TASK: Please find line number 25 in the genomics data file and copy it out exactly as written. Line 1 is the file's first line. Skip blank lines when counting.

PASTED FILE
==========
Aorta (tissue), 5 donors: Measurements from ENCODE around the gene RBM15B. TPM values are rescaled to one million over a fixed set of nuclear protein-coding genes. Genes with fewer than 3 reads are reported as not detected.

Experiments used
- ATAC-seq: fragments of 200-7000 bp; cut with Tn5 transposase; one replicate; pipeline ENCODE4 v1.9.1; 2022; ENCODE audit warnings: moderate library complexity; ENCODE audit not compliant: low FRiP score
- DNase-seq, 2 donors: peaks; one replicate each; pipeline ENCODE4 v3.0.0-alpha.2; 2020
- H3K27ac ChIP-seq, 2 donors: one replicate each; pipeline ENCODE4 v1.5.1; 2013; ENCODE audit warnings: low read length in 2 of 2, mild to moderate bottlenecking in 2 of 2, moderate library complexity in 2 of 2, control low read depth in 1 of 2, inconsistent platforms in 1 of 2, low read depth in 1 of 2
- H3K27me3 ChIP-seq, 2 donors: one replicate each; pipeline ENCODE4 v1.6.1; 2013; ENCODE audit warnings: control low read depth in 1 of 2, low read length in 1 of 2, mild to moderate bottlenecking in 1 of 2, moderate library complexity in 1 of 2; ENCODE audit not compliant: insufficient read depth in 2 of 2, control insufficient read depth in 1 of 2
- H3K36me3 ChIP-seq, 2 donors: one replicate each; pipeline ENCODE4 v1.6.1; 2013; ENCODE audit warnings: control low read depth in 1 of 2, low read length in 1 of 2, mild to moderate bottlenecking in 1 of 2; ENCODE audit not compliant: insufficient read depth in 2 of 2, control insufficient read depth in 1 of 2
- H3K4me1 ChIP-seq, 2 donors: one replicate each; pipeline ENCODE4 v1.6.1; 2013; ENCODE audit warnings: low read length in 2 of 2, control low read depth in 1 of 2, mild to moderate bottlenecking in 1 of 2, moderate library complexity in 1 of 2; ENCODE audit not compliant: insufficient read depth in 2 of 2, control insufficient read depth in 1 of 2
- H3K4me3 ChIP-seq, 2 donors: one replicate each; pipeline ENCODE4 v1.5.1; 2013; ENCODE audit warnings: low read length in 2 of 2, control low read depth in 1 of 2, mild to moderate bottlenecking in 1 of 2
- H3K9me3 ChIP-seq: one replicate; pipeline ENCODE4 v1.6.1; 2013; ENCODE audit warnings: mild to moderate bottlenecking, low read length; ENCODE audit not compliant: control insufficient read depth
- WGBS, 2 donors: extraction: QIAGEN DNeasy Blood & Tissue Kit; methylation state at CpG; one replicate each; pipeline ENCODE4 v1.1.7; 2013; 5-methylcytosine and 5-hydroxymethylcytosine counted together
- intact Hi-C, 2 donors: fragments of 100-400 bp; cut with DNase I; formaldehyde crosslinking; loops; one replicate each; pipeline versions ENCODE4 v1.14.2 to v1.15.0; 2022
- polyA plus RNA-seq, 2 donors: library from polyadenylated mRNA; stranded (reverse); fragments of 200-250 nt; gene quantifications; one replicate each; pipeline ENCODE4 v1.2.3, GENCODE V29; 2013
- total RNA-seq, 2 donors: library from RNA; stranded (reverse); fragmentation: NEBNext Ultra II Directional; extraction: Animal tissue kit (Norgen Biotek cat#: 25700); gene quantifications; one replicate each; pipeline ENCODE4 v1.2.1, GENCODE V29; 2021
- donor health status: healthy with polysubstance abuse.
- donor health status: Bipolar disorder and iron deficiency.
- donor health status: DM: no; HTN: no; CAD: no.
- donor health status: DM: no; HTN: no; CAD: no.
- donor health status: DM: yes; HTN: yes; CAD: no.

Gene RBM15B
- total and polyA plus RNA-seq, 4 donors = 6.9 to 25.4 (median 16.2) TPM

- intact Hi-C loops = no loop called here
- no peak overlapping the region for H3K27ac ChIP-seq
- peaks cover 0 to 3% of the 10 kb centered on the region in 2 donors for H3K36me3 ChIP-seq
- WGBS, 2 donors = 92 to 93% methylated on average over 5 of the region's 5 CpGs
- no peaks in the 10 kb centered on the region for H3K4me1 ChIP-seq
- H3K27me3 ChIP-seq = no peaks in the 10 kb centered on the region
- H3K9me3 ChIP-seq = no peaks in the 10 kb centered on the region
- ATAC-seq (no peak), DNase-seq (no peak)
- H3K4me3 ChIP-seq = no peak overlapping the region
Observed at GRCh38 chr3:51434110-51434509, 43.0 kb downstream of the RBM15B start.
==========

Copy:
- WGBS, 2 donors = 92 to 93% methylated on average over 5 of the region's 5 CpGs